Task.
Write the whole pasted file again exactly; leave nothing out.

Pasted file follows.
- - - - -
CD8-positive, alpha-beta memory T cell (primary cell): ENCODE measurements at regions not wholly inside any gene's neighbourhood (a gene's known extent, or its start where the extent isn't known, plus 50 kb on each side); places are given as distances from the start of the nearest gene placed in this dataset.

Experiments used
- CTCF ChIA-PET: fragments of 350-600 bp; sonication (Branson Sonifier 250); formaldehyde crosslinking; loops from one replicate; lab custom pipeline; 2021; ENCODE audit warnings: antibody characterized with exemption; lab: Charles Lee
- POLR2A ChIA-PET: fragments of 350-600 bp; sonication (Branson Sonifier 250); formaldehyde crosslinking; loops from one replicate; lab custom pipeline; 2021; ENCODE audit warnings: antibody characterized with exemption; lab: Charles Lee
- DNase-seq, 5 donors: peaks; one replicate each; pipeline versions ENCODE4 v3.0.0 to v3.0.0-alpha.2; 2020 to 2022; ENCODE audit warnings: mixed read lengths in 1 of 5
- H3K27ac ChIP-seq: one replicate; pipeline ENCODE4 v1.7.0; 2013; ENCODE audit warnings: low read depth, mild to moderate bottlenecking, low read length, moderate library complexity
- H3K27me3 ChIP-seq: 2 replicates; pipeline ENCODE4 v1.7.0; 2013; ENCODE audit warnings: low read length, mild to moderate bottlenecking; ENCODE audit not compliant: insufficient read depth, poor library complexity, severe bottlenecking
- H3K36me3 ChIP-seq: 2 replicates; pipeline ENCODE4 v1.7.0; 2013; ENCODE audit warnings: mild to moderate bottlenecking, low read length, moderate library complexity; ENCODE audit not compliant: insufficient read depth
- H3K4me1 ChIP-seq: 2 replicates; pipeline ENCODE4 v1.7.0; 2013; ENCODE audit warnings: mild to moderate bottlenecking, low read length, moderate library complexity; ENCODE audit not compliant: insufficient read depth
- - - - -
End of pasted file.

CD8-positive, alpha-beta memory T cell (primary cell): ENCODE measurements at regions not wholly inside any gene's neighbourhood (a gene's known extent, or its start where the extent isn't known, plus 50 kb on each side); places are given as distances from the start of the nearest gene placed in this dataset.

Experiments used
- CTCF ChIA-PET: fragments of 350-600 bp; sonication (Branson Sonifier 250); formaldehyde crosslinking; loops from one replicate; lab custom pipeline; 2021; ENCODE audit warnings: antibody characterized with exemption; lab: Charles Lee
- POLR2A ChIA-PET: fragments of 350-600 bp; sonication (Branson Sonifier 250); formaldehyde crosslinking; loops from one replicate; lab custom pipeline; 2021; ENCODE audit warnings: antibody characterized with exemption; lab: Charles Lee
- DNase-seq, 5 donors: peaks; one replicate each; pipeline versions ENCODE4 v3.0.0 to v3.0.0-alpha.2; 2020 to 2022; ENCODE audit warnings: mixed read lengths in 1 of 5
- H3K27ac ChIP-seq: one replicate; pipeline ENCODE4 v1.7.0; 2013; ENCODE audit warnings: low read depth, mild to moderate bottlenecking, low read length, moderate library complexity
- H3K27me3 ChIP-seq: 2 replicates; pipeline ENCODE4 v1.7.0; 2013; ENCODE audit warnings: low read length, mild to moderate bottlenecking; ENCODE audit not compliant: insufficient read depth, poor library complexity, severe bottlenecking
- H3K36me3 ChIP-seq: 2 replicates; pipeline ENCODE4 v1.7.0; 2013; ENCODE audit warnings: mild to moderate bottlenecking, low read length, moderate library complexity; ENCODE audit not compliant: insufficient read depth
- H3K4me1 ChIP-seq: 2 replicates; pipeline ENCODE4 v1.7.0; 2013; ENCODE audit warnings: mild to moderate bottlenecking, low read length, moderate library complexity; ENCODE audit not compliant: insufficient read depth